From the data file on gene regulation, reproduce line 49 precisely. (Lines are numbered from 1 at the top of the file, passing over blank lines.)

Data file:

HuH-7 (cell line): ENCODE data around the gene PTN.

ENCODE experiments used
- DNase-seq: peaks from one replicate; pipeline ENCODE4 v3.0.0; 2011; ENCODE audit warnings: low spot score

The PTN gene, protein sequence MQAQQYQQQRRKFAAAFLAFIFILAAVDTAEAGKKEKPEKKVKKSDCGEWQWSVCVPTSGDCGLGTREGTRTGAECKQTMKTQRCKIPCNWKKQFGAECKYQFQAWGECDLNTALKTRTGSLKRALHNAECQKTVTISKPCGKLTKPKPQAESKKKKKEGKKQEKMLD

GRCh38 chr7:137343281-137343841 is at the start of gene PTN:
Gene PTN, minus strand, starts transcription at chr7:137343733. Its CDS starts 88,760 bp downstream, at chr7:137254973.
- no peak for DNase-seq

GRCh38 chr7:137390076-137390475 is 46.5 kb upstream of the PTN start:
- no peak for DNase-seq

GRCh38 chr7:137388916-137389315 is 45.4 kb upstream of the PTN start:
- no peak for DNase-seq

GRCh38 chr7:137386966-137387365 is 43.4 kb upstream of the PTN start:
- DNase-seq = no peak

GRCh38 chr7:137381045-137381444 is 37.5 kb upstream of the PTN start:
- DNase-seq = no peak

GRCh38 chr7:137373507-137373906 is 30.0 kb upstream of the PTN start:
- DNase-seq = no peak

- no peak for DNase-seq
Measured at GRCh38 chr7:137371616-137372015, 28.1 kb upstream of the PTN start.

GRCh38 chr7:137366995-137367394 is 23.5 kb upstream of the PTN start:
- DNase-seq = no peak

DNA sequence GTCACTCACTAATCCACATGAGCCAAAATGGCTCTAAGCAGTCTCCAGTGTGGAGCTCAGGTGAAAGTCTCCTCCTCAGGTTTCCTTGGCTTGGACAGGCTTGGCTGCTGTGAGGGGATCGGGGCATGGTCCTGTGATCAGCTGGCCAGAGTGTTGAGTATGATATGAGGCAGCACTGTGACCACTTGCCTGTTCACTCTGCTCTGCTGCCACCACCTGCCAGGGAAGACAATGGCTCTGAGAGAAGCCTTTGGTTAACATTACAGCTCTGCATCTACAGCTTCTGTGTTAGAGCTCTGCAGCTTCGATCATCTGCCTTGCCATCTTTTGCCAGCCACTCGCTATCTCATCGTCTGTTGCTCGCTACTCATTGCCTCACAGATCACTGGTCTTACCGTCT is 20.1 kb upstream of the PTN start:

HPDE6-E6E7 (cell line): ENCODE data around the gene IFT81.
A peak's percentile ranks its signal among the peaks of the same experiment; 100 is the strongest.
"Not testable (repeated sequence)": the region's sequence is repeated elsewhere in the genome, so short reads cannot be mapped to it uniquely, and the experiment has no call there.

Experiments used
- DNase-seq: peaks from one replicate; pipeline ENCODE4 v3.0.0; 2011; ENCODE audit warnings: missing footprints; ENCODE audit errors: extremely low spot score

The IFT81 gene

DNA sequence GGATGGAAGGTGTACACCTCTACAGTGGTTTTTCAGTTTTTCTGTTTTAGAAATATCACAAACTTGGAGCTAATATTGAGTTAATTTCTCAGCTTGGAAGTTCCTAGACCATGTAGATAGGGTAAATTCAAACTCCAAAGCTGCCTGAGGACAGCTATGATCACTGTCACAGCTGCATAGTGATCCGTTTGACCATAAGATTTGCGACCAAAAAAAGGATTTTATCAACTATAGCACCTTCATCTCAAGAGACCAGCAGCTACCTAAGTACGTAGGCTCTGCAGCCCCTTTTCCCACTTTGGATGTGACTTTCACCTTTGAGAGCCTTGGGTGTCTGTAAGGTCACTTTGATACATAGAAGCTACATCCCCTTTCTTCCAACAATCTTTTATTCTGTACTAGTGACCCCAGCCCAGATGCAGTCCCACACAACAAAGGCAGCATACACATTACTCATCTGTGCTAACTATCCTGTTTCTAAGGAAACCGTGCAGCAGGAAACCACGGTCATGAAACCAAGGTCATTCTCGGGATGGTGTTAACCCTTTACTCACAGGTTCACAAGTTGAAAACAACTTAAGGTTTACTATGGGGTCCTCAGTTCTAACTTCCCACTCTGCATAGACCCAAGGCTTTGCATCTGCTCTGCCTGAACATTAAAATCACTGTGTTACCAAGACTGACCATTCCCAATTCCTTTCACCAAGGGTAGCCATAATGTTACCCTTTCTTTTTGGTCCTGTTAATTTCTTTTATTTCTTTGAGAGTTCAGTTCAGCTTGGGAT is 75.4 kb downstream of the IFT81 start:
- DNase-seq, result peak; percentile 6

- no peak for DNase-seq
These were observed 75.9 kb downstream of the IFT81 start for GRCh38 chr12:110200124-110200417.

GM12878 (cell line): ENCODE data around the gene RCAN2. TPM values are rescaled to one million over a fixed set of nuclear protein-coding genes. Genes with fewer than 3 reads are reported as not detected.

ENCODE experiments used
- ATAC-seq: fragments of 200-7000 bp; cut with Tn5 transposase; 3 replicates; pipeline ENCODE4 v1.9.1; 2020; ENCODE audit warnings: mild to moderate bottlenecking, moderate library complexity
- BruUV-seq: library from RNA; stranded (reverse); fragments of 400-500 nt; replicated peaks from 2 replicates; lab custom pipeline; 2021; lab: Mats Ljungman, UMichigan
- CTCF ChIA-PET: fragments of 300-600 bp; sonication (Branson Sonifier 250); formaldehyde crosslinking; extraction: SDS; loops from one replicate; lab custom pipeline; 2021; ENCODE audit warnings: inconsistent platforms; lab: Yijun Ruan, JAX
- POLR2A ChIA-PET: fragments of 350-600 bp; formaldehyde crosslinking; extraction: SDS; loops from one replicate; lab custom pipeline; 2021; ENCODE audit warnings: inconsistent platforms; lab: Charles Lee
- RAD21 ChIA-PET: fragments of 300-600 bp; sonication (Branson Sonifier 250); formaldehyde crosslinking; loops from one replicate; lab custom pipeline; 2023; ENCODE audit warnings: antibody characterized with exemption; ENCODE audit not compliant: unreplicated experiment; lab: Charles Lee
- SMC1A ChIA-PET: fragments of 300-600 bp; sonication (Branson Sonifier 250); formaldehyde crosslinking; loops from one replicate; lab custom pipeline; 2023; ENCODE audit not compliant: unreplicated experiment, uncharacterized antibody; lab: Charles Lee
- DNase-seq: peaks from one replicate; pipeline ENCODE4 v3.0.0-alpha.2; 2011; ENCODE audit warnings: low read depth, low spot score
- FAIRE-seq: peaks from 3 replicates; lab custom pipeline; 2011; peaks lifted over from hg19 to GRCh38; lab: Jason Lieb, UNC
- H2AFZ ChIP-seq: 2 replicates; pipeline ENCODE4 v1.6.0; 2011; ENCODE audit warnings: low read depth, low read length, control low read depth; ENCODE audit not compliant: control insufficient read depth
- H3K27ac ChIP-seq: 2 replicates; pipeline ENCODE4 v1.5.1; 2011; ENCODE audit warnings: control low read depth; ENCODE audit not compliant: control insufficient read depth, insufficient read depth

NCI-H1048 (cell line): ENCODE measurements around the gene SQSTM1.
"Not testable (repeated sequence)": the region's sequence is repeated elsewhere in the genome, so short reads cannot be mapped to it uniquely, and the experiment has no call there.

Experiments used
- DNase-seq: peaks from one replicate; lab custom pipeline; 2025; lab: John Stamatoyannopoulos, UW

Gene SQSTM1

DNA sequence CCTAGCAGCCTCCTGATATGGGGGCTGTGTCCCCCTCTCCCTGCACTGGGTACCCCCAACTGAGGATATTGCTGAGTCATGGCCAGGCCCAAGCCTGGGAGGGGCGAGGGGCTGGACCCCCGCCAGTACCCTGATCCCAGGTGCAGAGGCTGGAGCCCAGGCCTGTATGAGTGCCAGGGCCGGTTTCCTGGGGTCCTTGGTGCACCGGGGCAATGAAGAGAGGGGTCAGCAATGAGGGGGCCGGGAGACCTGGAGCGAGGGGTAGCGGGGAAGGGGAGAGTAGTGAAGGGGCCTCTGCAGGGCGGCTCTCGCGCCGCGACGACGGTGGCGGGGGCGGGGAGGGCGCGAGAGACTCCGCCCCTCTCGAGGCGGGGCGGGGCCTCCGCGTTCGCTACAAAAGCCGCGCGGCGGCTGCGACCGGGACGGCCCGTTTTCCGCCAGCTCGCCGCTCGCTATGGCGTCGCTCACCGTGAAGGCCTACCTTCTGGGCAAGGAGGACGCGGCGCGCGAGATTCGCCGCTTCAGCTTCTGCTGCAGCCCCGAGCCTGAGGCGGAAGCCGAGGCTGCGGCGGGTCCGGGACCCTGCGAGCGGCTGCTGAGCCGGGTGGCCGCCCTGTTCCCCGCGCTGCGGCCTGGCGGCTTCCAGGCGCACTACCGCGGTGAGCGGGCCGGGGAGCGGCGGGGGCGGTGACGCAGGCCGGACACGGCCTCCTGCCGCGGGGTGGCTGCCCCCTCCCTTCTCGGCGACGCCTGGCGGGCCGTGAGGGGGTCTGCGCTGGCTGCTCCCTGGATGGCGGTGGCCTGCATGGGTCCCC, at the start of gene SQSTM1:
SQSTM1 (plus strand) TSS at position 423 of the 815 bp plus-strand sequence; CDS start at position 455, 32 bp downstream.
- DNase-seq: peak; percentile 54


Gene SQSTM1